It served as a rectory for several decades, then as a group home for more than 30 years. Now, thanks to some creative thinking and hard work, the stately Kennedy House in Perkinsville has opened a promising new chapter.
Earlier this winter Kennedy House was launched as a conference and retreat center, available to the public. The former Sacred Heart Church rectory has received a noticeable makeover — not from a slick television crew, but via good, old-fashioned parish volunteerism. The result will appeal to fans of nature, building design or history — and also is ideal for groups or individuals who simply need meeting or lodging space at a reasonable price.
The building, located on Chapel Street in this northern Steuben County village, was erected in the 1890s. By the 1970s Sacred Heart Parish no longer had an on-site priest, so Kennedy House was leased by the parish as a group home for Kinship Homes. Last year that program was dissolved, and the property was vacated.
A short time later, in June, Father Michael Schramel arrived as pastor of the newly formed Holy Family Parish that joined Sacred Heart with St. Pius V, Cohocton; St. Mary’s, Dansville; and St. Joseph’s, Wayland. Rather than sell Kennedy House or leave it vacant, Father Schramel envisioned a new use for the six-bedroom facility that also contains a kitchen and dining room.
“I thought that this could be a great retreat house,” Father Schramel said, noting that some fixing up was needed, but the structure was in basically sound shape.
The parish hosted tours and social events over the next few months. This helped gain support for the retreat/conference center concept, and also produced a number of people who volunteered to paint as well as donate such goods as furniture, bedding, kitchen and bathroom items, and cash. In January, the Diocesan Youth Committee — a group of teen and adult youth-ministry leaders — spent a weekend at Kennedy House, marking the new venture’s first official event.
“It was wonderful. Everything was just in very nice shape, and we were very appreciative,” said Michael Theisen, diocesan director of youth ministry. “The other thing about the complex is you have a beautiful church right next door; we went over and did evening prayer. So you can do a real lot on that complex.”
Theisen added that as a thank-you to Holy Family Parish, participants from that weekend donated trash cans, alarm clocks, detergent and paper towels. Would his committee make a return visit to Kennedy House? “We certainly plan on it,” Theisen said.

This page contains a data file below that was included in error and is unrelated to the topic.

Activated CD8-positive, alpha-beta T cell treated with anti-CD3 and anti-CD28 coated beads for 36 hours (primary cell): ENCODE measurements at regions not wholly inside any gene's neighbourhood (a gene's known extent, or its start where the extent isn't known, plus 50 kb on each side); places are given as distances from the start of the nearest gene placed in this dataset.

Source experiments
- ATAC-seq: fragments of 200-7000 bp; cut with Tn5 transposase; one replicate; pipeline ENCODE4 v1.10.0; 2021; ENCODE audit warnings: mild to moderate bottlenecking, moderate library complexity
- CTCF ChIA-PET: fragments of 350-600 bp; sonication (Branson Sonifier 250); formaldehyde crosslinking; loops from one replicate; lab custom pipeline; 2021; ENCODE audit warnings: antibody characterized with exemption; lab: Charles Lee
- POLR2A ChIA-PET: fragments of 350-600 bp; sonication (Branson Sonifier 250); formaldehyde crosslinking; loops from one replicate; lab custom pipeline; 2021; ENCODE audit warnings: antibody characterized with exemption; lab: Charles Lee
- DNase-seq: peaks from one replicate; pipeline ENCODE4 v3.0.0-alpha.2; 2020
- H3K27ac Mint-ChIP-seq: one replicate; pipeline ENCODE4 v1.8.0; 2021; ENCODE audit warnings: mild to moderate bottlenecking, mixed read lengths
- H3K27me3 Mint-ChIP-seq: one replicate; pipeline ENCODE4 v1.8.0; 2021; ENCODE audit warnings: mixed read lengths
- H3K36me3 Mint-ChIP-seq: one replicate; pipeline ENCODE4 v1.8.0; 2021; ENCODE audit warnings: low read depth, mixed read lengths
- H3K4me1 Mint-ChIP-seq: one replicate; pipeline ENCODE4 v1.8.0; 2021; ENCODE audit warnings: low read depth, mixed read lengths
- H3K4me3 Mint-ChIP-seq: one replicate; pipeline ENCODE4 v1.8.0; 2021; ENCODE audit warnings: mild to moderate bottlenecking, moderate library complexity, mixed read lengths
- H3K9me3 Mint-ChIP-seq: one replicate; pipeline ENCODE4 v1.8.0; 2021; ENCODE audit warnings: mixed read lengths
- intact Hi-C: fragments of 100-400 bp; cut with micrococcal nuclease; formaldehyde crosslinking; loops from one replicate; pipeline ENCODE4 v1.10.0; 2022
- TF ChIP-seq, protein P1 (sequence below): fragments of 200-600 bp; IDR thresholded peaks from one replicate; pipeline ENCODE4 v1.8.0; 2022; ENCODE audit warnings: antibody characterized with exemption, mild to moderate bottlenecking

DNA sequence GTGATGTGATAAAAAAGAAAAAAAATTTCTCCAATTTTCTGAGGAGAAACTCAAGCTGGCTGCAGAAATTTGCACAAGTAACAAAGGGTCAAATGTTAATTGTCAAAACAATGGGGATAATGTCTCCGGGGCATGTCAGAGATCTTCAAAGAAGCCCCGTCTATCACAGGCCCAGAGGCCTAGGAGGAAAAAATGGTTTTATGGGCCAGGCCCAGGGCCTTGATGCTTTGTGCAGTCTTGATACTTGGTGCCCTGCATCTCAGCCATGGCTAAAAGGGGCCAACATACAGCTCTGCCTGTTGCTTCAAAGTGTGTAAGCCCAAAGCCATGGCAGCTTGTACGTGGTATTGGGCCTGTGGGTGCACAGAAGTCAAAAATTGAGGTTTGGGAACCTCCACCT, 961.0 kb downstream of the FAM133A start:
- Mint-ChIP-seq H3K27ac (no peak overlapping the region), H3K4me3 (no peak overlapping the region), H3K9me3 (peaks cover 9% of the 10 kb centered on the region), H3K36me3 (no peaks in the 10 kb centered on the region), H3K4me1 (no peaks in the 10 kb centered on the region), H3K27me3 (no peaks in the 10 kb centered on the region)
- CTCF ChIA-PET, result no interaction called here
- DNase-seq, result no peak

Kennedy House also hosted a Lenten day of prayer for women on Feb. 28. Sister of St. Joseph Barbara Kuhn, who serves as Kennedy House’s coordinator, hopes that the facility will soon have many more uses.
“We’re just starting to book dates,” Sister Kuhn said, noting that a brochure is available for groups and individuals. Fees are extremely modest and will all be put toward Kennedy House operating costs.
Sister Kuhn and Father Schramel observed that Perkinsville is conveniently located for a large portion of the diocese, lying halfway between Elmira and Rochester — only a few miles off Interstate 390, but in an area that’s surely not a hotbed for lodging. “You’d go quite a ways before you find one of these,” Sister Kuhn said.
Indeed, Kennedy House’s rural setting is a major draw. “It’s like a Currier and Ives print. If you have an idea of a rural church community, that’s it,” Father Schramel remarked.
“The beauty of the area — it’s a quiet place where people might find it helpful to reflect and pray,” Sister Kuhn said.
Sister Kuhn is connected with two other examples of Holy Family buildings being put to good use. In August 2004 she and two other longtime Sisters of St. Joseph, Mary Jean Smith and Mary Ann Brunett, moved from Monroe County into the previously unoccupied rectory at Cohocton’s St. Pius V. The trio has formed a “Kitchen Table Ministry” of visitation with area residents. In addition, Sister Kuhn is eyeing the Sacred Heart community center/convent for renovation, so as to create extra space for overflow of Kennedy House guests.
These new roles are quite a switch from Sister Kuhn’s previous ministry: She served for eight years as director of St. Peter’s Kitchen, an inner-city soup kitchen in Rochester. However, as a Southern Tier native, Sister Kuhn said she thrives on ministering in a rural environment.
“This particular area is dear to my heart. I grew up in Wayland,” she noted.
Father Schramel is equally enthusiastic about the makeover projects within Holy Family Parish, saying they preserve parish history even though the structures are no longer used for their original purposes. This is especially true of the unique new future for Kennedy House, he remarked.
“There’s lots about the ministry that excites me,” he said.
EDITOR’S NOTE: For inquiries about renting Kennedy House, call Sister Barbara Kuhn at 585/384-9679; Holy Family Parish at 585/728-2228; or e-mail firstname.lastname@example.org.